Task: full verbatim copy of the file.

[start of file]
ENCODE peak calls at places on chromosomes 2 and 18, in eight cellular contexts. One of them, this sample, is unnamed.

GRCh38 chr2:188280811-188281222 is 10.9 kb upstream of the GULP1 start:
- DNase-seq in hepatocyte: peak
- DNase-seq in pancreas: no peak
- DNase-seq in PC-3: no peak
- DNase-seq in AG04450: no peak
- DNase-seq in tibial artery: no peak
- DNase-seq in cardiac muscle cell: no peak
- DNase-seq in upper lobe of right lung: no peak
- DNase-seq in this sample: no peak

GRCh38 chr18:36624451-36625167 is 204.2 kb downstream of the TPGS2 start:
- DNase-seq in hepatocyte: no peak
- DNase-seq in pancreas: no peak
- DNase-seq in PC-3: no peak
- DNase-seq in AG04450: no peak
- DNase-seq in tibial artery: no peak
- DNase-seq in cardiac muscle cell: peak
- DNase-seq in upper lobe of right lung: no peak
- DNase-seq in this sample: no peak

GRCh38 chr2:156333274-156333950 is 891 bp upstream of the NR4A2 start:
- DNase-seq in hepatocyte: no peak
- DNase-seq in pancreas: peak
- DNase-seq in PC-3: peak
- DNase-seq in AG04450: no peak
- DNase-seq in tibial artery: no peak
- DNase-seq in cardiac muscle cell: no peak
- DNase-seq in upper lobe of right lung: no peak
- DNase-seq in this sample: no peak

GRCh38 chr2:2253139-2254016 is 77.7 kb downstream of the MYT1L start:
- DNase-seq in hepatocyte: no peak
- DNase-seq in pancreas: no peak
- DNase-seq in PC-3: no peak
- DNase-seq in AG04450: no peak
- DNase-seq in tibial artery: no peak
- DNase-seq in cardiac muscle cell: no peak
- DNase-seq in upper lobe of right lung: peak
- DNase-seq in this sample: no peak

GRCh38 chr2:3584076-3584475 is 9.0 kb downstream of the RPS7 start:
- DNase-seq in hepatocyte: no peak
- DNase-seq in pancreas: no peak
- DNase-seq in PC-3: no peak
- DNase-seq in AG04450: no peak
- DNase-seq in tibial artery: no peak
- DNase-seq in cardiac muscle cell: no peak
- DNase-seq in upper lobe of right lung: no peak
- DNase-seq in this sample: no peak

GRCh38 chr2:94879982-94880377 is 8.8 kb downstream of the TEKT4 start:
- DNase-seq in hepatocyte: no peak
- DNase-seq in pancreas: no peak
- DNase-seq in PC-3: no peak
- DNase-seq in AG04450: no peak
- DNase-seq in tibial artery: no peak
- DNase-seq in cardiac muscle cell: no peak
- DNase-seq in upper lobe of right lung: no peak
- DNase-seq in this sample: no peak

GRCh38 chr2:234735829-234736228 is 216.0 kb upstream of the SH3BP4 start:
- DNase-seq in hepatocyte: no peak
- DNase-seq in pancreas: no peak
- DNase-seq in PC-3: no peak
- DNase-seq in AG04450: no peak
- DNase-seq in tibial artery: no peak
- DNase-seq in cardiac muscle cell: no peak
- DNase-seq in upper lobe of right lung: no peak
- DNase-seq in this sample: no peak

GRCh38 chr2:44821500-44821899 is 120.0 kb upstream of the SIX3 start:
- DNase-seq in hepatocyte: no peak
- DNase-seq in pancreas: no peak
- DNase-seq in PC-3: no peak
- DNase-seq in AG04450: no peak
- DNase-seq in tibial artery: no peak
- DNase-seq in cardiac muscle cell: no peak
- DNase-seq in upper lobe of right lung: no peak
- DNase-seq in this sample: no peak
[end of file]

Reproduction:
ENCODE peak calls at places on chromosomes 2 and 18, in eight cellular contexts. One of them, this sample, is unnamed.

GRCh38 chr2:188280811-188281222 is 10.9 kb upstream of the GULP1 start:
- DNase-seq in hepatocyte: peak
- DNase-seq in pancreas: no peak
- DNase-seq in PC-3: no peak
- DNase-seq in AG04450: no peak
- DNase-seq in tibial artery: no peak
- DNase-seq in cardiac muscle cell: no peak
- DNase-seq in upper lobe of right lung: no peak
- DNase-seq in this sample: no peak

GRCh38 chr18:36624451-36625167 is 204.2 kb downstream of the TPGS2 start:
- DNase-seq in hepatocyte: no peak
- DNase-seq in pancreas: no peak
- DNase-seq in PC-3: no peak
- DNase-seq in AG04450: no peak
- DNase-seq in tibial artery: no peak
- DNase-seq in cardiac muscle cell: peak
- DNase-seq in upper lobe of right lung: no peak
- DNase-seq in this sample: no peak

GRCh38 chr2:156333274-156333950 is 891 bp upstream of the NR4A2 start:
- DNase-seq in hepatocyte: no peak
- DNase-seq in pancreas: peak
- DNase-seq in PC-3: peak
- DNase-seq in AG04450: no peak
- DNase-seq in tibial artery: no peak
- DNase-seq in cardiac muscle cell: no peak
- DNase-seq in upper lobe of right lung: no peak
- DNase-seq in this sample: no peak

GRCh38 chr2:2253139-2254016 is 77.7 kb downstream of the MYT1L start:
- DNase-seq in hepatocyte: no peak
- DNase-seq in pancreas: no peak
- DNase-seq in PC-3: no peak
- DNase-seq in AG04450: no peak
- DNase-seq in tibial artery: no peak
- DNase-seq in cardiac muscle cell: no peak
- DNase-seq in upper lobe of right lung: peak
- DNase-seq in this sample: no peak

GRCh38 chr2:3584076-3584475 is 9.0 kb downstream of the RPS7 start:
- DNase-seq in hepatocyte: no peak
- DNase-seq in pancreas: no peak
- DNase-seq in PC-3: no peak
- DNase-seq in AG04450: no peak
- DNase-seq in tibial artery: no peak
- DNase-seq in cardiac muscle cell: no peak
- DNase-seq in upper lobe of right lung: no peak
- DNase-seq in this sample: no peak

GRCh38 chr2:94879982-94880377 is 8.8 kb downstream of the TEKT4 start:
- DNase-seq in hepatocyte: no peak
- DNase-seq in pancreas: no peak
- DNase-seq in PC-3: no peak
- DNase-seq in AG04450: no peak
- DNase-seq in tibial artery: no peak
- DNase-seq in cardiac muscle cell: no peak
- DNase-seq in upper lobe of right lung: no peak
- DNase-seq in this sample: no peak

GRCh38 chr2:234735829-234736228 is 216.0 kb upstream of the SH3BP4 start:
- DNase-seq in hepatocyte: no peak
- DNase-seq in pancreas: no peak
- DNase-seq in PC-3: no peak
- DNase-seq in AG04450: no peak
- DNase-seq in tibial artery: no peak
- DNase-seq in cardiac muscle cell: no peak
- DNase-seq in upper lobe of right lung: no peak
- DNase-seq in this sample: no peak

GRCh38 chr2:44821500-44821899 is 120.0 kb upstream of the SIX3 start:
- DNase-seq in hepatocyte: no peak
- DNase-seq in pancreas: no peak
- DNase-seq in PC-3: no peak
- DNase-seq in AG04450: no peak
- DNase-seq in tibial artery: no peak
- DNase-seq in cardiac muscle cell: no peak
- DNase-seq in upper lobe of right lung: no peak
- DNase-seq in this sample: no peak